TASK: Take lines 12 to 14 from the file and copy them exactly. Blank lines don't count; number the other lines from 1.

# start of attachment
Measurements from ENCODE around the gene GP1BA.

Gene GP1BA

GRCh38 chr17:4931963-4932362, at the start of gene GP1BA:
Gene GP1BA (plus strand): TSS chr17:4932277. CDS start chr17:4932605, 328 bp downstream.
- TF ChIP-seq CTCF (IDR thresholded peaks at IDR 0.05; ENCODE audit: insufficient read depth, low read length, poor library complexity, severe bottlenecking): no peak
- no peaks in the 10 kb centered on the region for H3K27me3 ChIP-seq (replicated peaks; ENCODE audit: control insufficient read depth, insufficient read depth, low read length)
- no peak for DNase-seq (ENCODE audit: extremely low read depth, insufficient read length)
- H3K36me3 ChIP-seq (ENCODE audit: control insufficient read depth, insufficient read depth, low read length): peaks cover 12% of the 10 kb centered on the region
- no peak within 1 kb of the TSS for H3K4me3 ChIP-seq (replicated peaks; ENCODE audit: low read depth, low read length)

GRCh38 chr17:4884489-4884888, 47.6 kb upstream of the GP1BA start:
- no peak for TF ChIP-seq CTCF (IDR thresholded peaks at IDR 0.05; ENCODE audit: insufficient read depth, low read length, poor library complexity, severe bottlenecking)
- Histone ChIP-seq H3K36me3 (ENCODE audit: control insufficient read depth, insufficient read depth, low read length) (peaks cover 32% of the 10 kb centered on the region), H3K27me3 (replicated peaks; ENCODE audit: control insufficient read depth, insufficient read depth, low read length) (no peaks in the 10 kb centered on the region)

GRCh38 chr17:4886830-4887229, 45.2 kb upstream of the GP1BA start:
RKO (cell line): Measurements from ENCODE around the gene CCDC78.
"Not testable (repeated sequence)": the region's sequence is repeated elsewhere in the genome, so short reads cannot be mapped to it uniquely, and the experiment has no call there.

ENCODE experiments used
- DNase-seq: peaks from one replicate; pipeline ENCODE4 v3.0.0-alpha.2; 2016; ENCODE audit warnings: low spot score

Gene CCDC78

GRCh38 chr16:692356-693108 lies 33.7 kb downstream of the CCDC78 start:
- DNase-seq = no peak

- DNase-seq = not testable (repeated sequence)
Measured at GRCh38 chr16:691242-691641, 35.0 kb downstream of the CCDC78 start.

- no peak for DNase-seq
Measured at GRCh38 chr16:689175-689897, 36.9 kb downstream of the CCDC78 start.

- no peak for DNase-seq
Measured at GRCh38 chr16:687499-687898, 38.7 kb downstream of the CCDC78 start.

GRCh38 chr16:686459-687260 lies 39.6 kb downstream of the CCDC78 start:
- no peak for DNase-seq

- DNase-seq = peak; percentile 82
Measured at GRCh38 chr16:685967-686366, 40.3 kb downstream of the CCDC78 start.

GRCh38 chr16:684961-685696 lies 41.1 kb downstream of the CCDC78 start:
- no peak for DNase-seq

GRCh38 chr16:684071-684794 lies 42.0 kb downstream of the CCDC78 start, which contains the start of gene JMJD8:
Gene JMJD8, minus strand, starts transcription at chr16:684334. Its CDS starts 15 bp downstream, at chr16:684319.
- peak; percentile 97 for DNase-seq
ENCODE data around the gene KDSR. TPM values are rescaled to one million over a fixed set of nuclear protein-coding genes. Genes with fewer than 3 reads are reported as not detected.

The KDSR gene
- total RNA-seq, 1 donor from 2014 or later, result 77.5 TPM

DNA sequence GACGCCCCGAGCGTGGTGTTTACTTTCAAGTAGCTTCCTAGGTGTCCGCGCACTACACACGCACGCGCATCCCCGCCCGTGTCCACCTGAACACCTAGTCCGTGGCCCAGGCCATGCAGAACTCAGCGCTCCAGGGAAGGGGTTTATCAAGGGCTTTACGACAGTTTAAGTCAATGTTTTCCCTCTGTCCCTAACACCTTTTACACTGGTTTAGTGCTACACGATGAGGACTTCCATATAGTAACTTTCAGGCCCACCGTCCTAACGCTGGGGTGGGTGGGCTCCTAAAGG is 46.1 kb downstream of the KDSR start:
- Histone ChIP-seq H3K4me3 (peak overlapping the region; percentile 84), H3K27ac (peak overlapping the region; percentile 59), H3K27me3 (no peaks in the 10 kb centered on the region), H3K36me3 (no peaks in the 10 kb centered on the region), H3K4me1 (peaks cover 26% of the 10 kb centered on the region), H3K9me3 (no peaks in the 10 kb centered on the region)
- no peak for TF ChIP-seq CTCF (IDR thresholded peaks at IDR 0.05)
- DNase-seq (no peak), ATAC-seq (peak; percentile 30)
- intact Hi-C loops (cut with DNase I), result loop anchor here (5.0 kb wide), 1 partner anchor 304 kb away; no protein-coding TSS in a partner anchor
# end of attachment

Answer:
- Histone ChIP-seq H3K36me3 (ENCODE audit: control insufficient read depth, insufficient read depth, low read length) (peaks cover 32% of the 10 kb centered on the region), H3K27me3 (replicated peaks; ENCODE audit: control insufficient read depth, insufficient read depth, low read length) (no peaks in the 10 kb centered on the region)

GRCh38 chr17:4886830-4887229, 45.2 kb upstream of the GP1BA start:
RKO (cell line): Measurements from ENCODE around the gene CCDC78.